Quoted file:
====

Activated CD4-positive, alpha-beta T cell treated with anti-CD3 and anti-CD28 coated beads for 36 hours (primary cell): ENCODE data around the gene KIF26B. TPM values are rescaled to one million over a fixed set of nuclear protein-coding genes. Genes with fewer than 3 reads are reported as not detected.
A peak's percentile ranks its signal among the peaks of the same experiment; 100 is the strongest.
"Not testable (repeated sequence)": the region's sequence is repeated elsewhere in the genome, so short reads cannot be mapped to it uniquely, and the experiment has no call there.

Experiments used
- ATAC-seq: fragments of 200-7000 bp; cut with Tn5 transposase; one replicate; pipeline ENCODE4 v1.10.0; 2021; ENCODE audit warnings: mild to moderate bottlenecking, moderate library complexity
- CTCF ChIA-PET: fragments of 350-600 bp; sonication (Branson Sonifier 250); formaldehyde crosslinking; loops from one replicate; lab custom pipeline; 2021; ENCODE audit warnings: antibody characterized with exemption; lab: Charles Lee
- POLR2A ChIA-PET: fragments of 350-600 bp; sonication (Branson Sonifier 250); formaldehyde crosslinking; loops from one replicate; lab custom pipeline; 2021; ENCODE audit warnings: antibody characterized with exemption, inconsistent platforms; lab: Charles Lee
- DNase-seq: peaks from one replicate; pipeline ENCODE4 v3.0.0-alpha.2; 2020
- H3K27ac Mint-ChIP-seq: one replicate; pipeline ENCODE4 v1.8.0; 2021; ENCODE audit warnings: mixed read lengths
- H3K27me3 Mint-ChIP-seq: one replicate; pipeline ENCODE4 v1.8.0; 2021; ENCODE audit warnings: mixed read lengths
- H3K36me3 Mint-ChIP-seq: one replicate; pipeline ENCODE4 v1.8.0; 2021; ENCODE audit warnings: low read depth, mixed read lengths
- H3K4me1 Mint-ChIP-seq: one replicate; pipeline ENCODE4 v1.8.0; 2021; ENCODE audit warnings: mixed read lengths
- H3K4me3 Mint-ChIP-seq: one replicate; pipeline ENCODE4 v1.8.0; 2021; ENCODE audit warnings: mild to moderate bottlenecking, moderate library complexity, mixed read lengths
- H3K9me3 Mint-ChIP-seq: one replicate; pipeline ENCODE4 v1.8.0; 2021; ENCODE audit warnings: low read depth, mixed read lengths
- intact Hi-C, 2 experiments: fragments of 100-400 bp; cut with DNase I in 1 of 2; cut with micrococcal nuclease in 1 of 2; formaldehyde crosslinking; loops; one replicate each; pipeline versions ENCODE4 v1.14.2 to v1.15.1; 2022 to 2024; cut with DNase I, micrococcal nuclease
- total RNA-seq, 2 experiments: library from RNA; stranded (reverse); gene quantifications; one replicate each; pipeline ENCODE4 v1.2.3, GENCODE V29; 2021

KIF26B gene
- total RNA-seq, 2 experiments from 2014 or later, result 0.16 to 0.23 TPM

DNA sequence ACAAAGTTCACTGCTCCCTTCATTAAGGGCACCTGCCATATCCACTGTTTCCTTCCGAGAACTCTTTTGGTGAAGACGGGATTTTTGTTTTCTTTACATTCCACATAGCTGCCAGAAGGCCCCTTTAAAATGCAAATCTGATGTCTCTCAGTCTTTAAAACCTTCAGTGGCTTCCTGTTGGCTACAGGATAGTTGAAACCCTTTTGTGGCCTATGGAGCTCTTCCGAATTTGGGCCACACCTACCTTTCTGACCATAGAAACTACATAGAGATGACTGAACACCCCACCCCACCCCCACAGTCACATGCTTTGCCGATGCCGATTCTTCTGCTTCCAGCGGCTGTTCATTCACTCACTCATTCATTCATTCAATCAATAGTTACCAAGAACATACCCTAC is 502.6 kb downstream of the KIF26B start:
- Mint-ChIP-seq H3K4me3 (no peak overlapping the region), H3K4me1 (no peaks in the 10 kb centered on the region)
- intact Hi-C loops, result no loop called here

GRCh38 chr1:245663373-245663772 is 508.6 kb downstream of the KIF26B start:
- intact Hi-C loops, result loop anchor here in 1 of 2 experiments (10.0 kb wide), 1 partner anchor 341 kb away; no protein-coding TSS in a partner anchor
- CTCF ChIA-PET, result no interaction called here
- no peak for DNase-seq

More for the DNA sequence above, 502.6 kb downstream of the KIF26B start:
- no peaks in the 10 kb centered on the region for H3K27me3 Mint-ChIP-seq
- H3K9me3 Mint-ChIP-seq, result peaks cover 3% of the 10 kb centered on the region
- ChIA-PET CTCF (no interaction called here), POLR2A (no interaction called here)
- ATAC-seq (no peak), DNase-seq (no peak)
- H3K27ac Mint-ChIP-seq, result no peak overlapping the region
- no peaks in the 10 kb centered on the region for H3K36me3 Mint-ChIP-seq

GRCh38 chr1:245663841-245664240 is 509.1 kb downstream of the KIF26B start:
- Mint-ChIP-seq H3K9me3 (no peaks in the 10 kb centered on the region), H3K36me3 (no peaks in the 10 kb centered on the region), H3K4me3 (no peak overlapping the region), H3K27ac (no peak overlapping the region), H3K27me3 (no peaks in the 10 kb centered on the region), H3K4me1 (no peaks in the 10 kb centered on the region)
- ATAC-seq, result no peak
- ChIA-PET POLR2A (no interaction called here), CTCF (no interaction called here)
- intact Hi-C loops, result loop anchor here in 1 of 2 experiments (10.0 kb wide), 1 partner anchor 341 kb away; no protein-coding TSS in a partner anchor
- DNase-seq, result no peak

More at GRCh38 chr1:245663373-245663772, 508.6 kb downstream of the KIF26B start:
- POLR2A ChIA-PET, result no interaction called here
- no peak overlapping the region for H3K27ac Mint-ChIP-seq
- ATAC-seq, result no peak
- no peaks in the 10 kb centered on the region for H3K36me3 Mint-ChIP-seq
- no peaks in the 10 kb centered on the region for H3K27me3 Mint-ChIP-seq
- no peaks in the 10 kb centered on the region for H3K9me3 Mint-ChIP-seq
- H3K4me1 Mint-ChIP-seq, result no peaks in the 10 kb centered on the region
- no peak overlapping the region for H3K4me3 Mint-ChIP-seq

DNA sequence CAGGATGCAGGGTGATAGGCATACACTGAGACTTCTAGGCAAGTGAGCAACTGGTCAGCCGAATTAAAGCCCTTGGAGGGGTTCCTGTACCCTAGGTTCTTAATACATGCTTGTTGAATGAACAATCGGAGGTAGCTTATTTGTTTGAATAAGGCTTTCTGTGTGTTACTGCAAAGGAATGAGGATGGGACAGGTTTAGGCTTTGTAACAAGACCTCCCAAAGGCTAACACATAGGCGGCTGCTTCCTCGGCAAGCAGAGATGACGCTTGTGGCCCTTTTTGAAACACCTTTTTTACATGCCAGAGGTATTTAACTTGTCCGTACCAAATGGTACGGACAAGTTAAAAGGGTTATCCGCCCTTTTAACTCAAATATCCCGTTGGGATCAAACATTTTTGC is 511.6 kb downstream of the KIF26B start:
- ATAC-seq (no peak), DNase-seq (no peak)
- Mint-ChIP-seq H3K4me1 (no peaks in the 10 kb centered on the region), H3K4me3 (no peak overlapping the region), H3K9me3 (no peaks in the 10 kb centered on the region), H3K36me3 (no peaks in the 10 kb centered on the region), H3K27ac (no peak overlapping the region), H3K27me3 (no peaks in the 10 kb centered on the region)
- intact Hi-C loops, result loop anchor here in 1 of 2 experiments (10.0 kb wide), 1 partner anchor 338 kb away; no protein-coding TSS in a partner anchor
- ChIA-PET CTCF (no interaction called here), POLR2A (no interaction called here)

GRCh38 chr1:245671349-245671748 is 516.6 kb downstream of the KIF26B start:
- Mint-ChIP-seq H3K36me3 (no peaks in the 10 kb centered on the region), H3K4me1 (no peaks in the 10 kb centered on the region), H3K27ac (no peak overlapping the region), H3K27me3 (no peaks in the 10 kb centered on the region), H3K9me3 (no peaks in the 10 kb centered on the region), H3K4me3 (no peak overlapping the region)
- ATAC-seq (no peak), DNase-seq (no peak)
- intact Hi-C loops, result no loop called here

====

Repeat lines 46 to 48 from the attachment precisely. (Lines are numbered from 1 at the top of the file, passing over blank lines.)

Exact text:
- H3K4me1 Mint-ChIP-seq, result no peaks in the 10 kb centered on the region
- no peak overlapping the region for H3K4me3 Mint-ChIP-seq

DNA sequence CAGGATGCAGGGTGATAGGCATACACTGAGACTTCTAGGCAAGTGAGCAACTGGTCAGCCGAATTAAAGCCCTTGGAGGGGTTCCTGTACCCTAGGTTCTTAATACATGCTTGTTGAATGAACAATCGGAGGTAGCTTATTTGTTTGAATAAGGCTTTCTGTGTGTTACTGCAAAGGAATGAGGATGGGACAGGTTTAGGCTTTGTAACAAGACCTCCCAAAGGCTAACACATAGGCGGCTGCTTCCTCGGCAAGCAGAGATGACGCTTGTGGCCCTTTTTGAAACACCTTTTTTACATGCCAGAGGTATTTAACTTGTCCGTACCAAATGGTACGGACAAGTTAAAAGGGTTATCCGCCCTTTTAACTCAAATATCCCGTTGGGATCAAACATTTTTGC is 511.6 kb downstream of the KIF26B start: